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Acting in a Time of Uncertainty

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27 Nov 2016

Well, it happened. And for many of us, it was totally blindsiding.

Over the past few weeks, I’ve taken some time to reflect on the implications of our election. Donald Trump’s election notwithstanding, the approach our country took to “Shaking up Washington” was to re-elect 96 percent of existing Congressional Representatives to another term in office.

This is the first time in my entire life that I have very little confidence in our government to serve all peoples. It’s woken me up from my own lack of action, and it reminds me of some of the conversations I had during my time in South Africa: for them, civil service was the heartbeat of action and progress in response to a government that planted bitter roots of division for decades. I now understand what they meant, and I understand how far we need to go.

So, here’s what I’m planning to do.

1. Get more involved in local politics. I give a lot of credit to my friend, Mark Noviski, for being an active and engaged voice in local races. Here in California, we elected a new Senator, passed a cigarette tax, legalized marijuana, and retained the death penalty. These choices all have substantial implications on our well-being, and they cannot be ignored.

How I plan to be involved is another story. In full disclosure, I’m beginning the early stages of exploring a run for public office in either 2018 or 2020. I don’t know where my skills and passion best align yet, but they align somewhere. Stay tuned. :)

2. Give. This election presents some substantial concerns when it comes to every citizen being afforded their Constitutionally-protected rights. And fortunately, the millions of Americans who refuse to tolerate these rights being infringed are galvanized by every element of hate that runs past us on social media.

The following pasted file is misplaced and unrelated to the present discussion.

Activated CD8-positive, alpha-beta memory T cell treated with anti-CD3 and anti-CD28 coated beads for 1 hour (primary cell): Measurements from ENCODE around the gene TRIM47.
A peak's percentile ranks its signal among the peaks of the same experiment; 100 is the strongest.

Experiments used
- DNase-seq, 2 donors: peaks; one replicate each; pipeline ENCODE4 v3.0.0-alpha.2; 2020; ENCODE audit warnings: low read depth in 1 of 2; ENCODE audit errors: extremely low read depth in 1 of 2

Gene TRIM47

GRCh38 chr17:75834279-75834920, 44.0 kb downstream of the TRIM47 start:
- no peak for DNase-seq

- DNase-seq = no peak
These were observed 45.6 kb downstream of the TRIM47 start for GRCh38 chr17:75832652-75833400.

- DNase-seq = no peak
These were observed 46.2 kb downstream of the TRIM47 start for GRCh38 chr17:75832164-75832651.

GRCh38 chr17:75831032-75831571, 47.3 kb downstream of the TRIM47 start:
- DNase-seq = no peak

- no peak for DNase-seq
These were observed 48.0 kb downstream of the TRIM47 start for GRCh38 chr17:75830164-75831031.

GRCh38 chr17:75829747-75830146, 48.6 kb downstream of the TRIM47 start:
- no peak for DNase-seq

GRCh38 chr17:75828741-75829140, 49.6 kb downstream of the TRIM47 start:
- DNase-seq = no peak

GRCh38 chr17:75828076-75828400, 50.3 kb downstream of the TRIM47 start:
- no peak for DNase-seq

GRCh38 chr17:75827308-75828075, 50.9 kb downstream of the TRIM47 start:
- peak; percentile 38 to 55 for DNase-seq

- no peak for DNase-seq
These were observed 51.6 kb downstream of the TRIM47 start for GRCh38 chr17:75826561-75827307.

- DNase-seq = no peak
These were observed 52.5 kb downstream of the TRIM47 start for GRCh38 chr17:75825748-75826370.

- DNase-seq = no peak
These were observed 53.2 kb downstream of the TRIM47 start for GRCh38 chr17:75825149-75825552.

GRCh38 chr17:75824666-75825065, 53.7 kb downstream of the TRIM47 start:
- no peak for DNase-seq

Even more fortunately is that there are a slew of organizations, with years of experience and thousands of volunteers, at the ready to actionably address your concerns. I am choosing to now give to two specific organizations:

3. Stay chatty. I know that social media is often a vacuum, and words echo off similarly-painted walls so easily, but it also can be a motivator. Mark (mentioned above) inspired me with frequent postings on voter activity, and many friends participated in phone banks, get-out-the-vote movements, and activism. They broadcast these efforts openly and frequently, and in many ways, diminished any excuses I may have had to not become more engaged in the process.

Are there things you’re actively doing to stay engaged and involved? Share them with your friends and family - and most importantly, remember that others are there alongside you.

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